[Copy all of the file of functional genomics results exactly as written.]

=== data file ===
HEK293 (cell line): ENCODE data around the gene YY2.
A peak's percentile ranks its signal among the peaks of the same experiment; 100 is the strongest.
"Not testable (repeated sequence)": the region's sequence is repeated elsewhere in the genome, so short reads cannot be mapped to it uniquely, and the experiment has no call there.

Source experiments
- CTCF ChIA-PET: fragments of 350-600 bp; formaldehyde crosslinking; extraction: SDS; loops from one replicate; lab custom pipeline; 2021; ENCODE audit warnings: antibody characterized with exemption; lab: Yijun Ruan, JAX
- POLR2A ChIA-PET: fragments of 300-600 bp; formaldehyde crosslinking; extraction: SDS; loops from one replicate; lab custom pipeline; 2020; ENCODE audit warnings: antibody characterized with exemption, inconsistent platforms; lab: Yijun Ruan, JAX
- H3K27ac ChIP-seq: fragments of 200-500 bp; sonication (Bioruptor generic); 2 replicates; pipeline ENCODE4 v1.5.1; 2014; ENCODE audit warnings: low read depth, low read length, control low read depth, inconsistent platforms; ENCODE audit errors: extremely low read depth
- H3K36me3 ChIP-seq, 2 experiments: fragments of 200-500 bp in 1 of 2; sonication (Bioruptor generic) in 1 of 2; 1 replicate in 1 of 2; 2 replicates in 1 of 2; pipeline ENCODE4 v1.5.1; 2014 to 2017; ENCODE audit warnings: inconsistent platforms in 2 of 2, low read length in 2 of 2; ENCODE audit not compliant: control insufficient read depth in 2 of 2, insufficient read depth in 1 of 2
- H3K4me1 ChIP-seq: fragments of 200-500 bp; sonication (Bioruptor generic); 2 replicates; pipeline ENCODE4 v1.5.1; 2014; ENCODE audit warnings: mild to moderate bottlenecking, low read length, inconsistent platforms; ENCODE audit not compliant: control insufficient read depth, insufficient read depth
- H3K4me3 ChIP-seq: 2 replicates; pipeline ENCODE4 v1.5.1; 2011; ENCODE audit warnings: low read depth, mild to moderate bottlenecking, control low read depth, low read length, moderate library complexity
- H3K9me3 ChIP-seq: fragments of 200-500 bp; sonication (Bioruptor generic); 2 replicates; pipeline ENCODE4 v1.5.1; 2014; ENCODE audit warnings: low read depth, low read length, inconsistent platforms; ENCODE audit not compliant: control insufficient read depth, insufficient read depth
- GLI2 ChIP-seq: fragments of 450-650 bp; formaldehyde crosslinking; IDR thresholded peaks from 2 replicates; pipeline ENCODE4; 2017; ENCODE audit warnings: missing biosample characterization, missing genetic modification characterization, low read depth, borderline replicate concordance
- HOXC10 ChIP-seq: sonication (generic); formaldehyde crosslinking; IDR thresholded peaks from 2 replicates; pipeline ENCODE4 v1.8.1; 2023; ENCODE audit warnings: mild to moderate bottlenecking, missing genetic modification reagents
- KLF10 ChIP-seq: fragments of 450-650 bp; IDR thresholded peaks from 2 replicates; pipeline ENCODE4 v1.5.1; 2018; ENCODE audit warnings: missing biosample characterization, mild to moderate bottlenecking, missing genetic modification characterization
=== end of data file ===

HEK293 (cell line): ENCODE data around the gene YY2.
A peak's percentile ranks its signal among the peaks of the same experiment; 100 is the strongest.
"Not testable (repeated sequence)": the region's sequence is repeated elsewhere in the genome, so short reads cannot be mapped to it uniquely, and the experiment has no call there.

Source experiments
- CTCF ChIA-PET: fragments of 350-600 bp; formaldehyde crosslinking; extraction: SDS; loops from one replicate; lab custom pipeline; 2021; ENCODE audit warnings: antibody characterized with exemption; lab: Yijun Ruan, JAX
- POLR2A ChIA-PET: fragments of 300-600 bp; formaldehyde crosslinking; extraction: SDS; loops from one replicate; lab custom pipeline; 2020; ENCODE audit warnings: antibody characterized with exemption, inconsistent platforms; lab: Yijun Ruan, JAX
- H3K27ac ChIP-seq: fragments of 200-500 bp; sonication (Bioruptor generic); 2 replicates; pipeline ENCODE4 v1.5.1; 2014; ENCODE audit warnings: low read depth, low read length, control low read depth, inconsistent platforms; ENCODE audit errors: extremely low read depth
- H3K36me3 ChIP-seq, 2 experiments: fragments of 200-500 bp in 1 of 2; sonication (Bioruptor generic) in 1 of 2; 1 replicate in 1 of 2; 2 replicates in 1 of 2; pipeline ENCODE4 v1.5.1; 2014 to 2017; ENCODE audit warnings: inconsistent platforms in 2 of 2, low read length in 2 of 2; ENCODE audit not compliant: control insufficient read depth in 2 of 2, insufficient read depth in 1 of 2
- H3K4me1 ChIP-seq: fragments of 200-500 bp; sonication (Bioruptor generic); 2 replicates; pipeline ENCODE4 v1.5.1; 2014; ENCODE audit warnings: mild to moderate bottlenecking, low read length, inconsistent platforms; ENCODE audit not compliant: control insufficient read depth, insufficient read depth
- H3K4me3 ChIP-seq: 2 replicates; pipeline ENCODE4 v1.5.1; 2011; ENCODE audit warnings: low read depth, mild to moderate bottlenecking, control low read depth, low read length, moderate library complexity
- H3K9me3 ChIP-seq: fragments of 200-500 bp; sonication (Bioruptor generic); 2 replicates; pipeline ENCODE4 v1.5.1; 2014; ENCODE audit warnings: low read depth, low read length, inconsistent platforms; ENCODE audit not compliant: control insufficient read depth, insufficient read depth
- GLI2 ChIP-seq: fragments of 450-650 bp; formaldehyde crosslinking; IDR thresholded peaks from 2 replicates; pipeline ENCODE4; 2017; ENCODE audit warnings: missing biosample characterization, missing genetic modification characterization, low read depth, borderline replicate concordance
- HOXC10 ChIP-seq: sonication (generic); formaldehyde crosslinking; IDR thresholded peaks from 2 replicates; pipeline ENCODE4 v1.8.1; 2023; ENCODE audit warnings: mild to moderate bottlenecking, missing genetic modification reagents
- KLF10 ChIP-seq: fragments of 450-650 bp; IDR thresholded peaks from 2 replicates; pipeline ENCODE4 v1.5.1; 2018; ENCODE audit warnings: missing biosample characterization, mild to moderate bottlenecking, missing genetic modification characterization